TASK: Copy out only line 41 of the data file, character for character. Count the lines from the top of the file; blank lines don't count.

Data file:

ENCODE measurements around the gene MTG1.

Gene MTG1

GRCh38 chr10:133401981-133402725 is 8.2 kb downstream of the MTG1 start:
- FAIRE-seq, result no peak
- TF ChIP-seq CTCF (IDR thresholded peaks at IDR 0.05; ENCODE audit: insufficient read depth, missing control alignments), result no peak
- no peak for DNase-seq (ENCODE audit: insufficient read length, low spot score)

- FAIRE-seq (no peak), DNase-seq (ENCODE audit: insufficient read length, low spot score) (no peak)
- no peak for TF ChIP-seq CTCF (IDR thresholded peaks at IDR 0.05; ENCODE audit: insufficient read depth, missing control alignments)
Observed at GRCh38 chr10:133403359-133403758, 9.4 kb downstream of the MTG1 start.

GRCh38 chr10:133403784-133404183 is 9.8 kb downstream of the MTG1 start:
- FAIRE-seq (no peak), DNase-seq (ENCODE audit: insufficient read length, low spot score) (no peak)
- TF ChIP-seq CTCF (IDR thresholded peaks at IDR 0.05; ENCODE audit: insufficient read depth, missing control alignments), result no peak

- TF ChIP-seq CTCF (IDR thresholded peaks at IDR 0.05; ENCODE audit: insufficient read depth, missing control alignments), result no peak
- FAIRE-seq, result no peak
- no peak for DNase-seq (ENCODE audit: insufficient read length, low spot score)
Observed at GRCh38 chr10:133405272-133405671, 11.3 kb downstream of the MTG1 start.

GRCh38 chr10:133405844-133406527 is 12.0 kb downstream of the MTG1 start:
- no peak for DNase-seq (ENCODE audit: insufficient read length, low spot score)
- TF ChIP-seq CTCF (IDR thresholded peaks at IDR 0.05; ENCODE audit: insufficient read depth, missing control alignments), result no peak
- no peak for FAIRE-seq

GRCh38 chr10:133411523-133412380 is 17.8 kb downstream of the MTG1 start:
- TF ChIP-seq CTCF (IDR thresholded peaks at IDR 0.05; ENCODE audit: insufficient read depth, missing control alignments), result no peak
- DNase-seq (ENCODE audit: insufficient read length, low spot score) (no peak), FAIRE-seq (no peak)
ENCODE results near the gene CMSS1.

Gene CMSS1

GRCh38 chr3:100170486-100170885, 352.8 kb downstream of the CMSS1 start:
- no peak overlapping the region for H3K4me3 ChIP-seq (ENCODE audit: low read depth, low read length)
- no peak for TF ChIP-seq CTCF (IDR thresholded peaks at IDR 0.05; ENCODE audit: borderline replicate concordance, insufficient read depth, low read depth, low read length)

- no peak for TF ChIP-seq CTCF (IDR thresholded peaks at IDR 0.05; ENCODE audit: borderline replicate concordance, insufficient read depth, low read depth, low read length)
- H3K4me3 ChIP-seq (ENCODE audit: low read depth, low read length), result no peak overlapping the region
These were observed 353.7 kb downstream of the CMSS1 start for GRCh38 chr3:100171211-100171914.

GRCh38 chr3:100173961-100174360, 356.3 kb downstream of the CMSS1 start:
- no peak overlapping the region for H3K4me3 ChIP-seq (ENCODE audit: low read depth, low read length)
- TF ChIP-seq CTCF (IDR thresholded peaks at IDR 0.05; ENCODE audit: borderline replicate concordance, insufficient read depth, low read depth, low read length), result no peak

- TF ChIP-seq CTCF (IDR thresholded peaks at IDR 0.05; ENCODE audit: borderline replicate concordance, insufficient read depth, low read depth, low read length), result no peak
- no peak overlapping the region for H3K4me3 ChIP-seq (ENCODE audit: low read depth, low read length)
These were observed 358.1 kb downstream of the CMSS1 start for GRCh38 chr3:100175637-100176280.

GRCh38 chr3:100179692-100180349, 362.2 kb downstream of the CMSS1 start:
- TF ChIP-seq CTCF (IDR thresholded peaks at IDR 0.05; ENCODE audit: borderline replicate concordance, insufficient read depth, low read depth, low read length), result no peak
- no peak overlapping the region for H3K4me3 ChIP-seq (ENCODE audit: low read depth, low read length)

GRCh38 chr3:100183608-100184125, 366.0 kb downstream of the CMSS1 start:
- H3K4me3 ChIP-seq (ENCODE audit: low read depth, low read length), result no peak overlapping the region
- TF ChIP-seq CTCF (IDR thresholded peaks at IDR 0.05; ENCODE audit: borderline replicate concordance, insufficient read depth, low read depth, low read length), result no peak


GRCh38 chr3:100183608-100184125, 366.0 kb downstream of the CMSS1 start: